Monday, June 8, 2015

"Sometimes You Just Have to Save Yourself Before Anybody Can Help You"

Holy smokes!  It has been a really really really long time since I have bothered to write anything.  I would like to say I have been too busy, but that would be a lie.  

The truth is I have been lazy. 

The weather has been nicer, and I just haven't had the gumption to do anything but play with the boys and fix up boat number two.

Oh yeah,  I forgot to tell you all that the "Memory Maker" has been decommissioned.  Poor boat decided that it was time to call it quits after 51 years of service.  

Well, I can't say it is calling it quits.  The reality is, I can't fix the holes in the keel properly and I can't see paying somebody else to do it because that would be wicked expensive, so up for sale it is.  

We will all be kind of sad to see the quirky old boat go, but the replacement boat is a decent little boat that we enjoy almost as much and doesn't need any further fixing besides the propeller I banged up trying to tug a dead in the water pontoon boat back to the docks.

That whole situation was a cluster-bomb, and it really helped drive home to me the importance of having all the safety equipment and why I take all the precautions I do while on the boat.

Here's the situation.  4 people with no boating experience decided they were going to buy a boat and take it out on the water on a heavy wind day with 1'-3' waves, which was mistake number one.  I personally like the waves and wind because it is more fun, but it makes it a chore to control my little boat around the docks.

Their second mistake, was they had no safety equipment, but they had beer, and, by their scent, I wouldn't have been surprised if they had been consuming it for quite awhile prior to deciding to hit the water with their new boat.  

Unfortunately, beer is not helpful when you are in distress, unless you can use the cans as a signalling device or something.  Other than that, it just isn't helpful.  You really should have an anchor, lights, flares, distress flag, horn, whistle, etc... because it is a lot easier to be helped if you aren't free floating and if others know you need it.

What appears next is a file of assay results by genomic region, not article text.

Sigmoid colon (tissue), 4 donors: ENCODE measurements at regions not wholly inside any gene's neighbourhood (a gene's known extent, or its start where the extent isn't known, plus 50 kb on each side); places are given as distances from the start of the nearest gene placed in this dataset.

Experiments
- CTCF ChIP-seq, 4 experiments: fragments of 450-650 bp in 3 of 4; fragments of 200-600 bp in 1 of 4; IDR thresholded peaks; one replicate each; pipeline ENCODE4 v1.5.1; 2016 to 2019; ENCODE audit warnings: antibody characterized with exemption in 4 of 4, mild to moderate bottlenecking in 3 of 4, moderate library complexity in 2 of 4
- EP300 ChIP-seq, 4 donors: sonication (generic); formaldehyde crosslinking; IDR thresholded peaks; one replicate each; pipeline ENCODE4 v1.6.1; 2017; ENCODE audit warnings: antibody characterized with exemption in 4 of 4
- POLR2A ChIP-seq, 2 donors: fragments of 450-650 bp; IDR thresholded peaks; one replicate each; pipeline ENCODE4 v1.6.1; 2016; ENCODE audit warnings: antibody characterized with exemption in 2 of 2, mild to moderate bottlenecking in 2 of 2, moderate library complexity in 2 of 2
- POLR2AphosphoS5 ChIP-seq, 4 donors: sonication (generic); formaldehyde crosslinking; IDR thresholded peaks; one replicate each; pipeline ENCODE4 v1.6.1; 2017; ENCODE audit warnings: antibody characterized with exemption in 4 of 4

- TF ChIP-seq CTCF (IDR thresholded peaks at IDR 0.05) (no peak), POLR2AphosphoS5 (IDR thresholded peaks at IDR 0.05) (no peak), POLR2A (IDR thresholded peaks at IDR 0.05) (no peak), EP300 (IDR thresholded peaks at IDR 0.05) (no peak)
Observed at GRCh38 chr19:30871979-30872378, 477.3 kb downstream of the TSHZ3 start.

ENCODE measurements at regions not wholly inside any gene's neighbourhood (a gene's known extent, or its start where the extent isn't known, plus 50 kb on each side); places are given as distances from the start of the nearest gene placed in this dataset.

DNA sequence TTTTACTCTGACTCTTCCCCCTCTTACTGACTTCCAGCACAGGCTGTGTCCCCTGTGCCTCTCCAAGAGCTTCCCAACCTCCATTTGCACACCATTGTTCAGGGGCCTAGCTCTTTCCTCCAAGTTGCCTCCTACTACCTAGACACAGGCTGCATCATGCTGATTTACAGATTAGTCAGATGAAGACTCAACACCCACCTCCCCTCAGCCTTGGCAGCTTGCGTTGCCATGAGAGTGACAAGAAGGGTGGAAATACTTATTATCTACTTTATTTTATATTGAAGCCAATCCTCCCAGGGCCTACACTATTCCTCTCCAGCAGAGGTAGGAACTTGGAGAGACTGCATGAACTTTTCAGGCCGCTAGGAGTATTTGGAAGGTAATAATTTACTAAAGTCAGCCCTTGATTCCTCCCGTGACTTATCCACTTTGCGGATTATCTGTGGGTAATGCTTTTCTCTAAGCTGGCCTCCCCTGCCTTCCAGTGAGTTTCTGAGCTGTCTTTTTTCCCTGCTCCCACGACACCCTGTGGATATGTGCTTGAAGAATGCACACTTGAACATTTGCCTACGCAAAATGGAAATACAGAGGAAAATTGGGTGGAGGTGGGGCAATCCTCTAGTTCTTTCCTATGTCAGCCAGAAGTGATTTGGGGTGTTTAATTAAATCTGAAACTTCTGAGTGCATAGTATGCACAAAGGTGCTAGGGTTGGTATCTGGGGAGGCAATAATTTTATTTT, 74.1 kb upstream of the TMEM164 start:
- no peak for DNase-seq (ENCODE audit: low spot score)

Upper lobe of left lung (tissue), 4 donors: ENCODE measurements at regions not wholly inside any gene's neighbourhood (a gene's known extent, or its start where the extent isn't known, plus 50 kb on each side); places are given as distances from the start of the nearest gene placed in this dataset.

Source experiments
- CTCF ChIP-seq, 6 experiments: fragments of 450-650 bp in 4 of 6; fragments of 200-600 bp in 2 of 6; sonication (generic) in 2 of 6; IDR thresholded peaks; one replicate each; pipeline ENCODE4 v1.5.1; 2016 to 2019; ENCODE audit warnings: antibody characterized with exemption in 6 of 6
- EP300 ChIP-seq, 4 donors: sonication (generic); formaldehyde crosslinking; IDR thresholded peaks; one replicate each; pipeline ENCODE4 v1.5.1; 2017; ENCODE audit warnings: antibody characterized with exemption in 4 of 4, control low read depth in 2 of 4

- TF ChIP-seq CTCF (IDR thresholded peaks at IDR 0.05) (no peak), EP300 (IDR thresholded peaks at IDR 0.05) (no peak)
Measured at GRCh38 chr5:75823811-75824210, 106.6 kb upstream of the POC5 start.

Speaking of others needing to know you need help, these poor people were passed by a number of other boats because they didn't appear to be in distress.  They all appeared to be sitting and chatting and having a good time.  If it wasn't for Mama Bear's eagle eyes I would have passed by too because they never shouted and only one person on the boat bothered to wave the universal distress wave, and he was doing it half heartedly at that.  To me it looked like he was talking with his pals, but, thankfully, Mama Bear wanted to investigate.

Then, once we were close enough to determine that they did in fact need help, they were unprepared to receive it, which irritated Mama Bear to the point that she jumped in the water and took matters into her own hands.

Unfortunately, we still waited too long to get under way, and our poor little boat was pulled up onto the rocks and really banged up our propeller, but we eventually got into deeper water and towed the pontoon boat back to the docks safe and sound.

I was glad we could help them, but, more importantly, I was happy that my brats were with us to witness it and learn from the situation.

Their take home message is adequately stated using the Pizzmeister's words from this morning, "You know, Dad, sometimes you just have to save yourself before anybody can help you, you know?"